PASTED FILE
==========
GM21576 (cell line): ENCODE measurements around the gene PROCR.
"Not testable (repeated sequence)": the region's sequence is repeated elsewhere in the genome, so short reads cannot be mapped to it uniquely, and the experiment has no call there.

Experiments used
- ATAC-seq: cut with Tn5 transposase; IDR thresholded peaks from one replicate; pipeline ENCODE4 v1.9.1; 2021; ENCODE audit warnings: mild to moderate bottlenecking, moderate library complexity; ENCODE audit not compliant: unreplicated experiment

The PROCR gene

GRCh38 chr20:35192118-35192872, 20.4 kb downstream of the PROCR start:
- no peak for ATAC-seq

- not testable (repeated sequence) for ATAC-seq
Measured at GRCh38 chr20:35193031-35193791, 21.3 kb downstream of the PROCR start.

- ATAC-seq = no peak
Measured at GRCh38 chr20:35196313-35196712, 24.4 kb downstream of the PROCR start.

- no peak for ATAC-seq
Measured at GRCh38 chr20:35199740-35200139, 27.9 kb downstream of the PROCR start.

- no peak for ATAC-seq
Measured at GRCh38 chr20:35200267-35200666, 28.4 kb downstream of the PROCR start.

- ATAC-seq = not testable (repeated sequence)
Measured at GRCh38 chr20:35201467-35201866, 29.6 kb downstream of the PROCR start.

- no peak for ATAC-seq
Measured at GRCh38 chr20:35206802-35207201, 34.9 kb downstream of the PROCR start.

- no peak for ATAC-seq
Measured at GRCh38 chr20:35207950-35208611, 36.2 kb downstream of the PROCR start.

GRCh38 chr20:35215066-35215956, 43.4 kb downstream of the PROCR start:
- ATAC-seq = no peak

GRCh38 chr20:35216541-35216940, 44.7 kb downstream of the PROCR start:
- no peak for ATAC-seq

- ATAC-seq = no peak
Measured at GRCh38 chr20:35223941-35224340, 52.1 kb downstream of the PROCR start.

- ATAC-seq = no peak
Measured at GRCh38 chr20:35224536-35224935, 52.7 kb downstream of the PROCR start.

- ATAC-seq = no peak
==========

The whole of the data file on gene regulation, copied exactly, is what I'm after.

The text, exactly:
GM21576 (cell line): ENCODE measurements around the gene PROCR.
"Not testable (repeated sequence)": the region's sequence is repeated elsewhere in the genome, so short reads cannot be mapped to it uniquely, and the experiment has no call there.

Experiments used
- ATAC-seq: cut with Tn5 transposase; IDR thresholded peaks from one replicate; pipeline ENCODE4 v1.9.1; 2021; ENCODE audit warnings: mild to moderate bottlenecking, moderate library complexity; ENCODE audit not compliant: unreplicated experiment

The PROCR gene

GRCh38 chr20:35192118-35192872, 20.4 kb downstream of the PROCR start:
- no peak for ATAC-seq

- not testable (repeated sequence) for ATAC-seq
Measured at GRCh38 chr20:35193031-35193791, 21.3 kb downstream of the PROCR start.

- ATAC-seq = no peak
Measured at GRCh38 chr20:35196313-35196712, 24.4 kb downstream of the PROCR start.

- no peak for ATAC-seq
Measured at GRCh38 chr20:35199740-35200139, 27.9 kb downstream of the PROCR start.

- no peak for ATAC-seq
Measured at GRCh38 chr20:35200267-35200666, 28.4 kb downstream of the PROCR start.

- ATAC-seq = not testable (repeated sequence)
Measured at GRCh38 chr20:35201467-35201866, 29.6 kb downstream of the PROCR start.

- no peak for ATAC-seq
Measured at GRCh38 chr20:35206802-35207201, 34.9 kb downstream of the PROCR start.

- no peak for ATAC-seq
Measured at GRCh38 chr20:35207950-35208611, 36.2 kb downstream of the PROCR start.

GRCh38 chr20:35215066-35215956, 43.4 kb downstream of the PROCR start:
- ATAC-seq = no peak

GRCh38 chr20:35216541-35216940, 44.7 kb downstream of the PROCR start:
- no peak for ATAC-seq

- ATAC-seq = no peak
Measured at GRCh38 chr20:35223941-35224340, 52.1 kb downstream of the PROCR start.

- ATAC-seq = no peak
Measured at GRCh38 chr20:35224536-35224935, 52.7 kb downstream of the PROCR start.

- ATAC-seq = no peak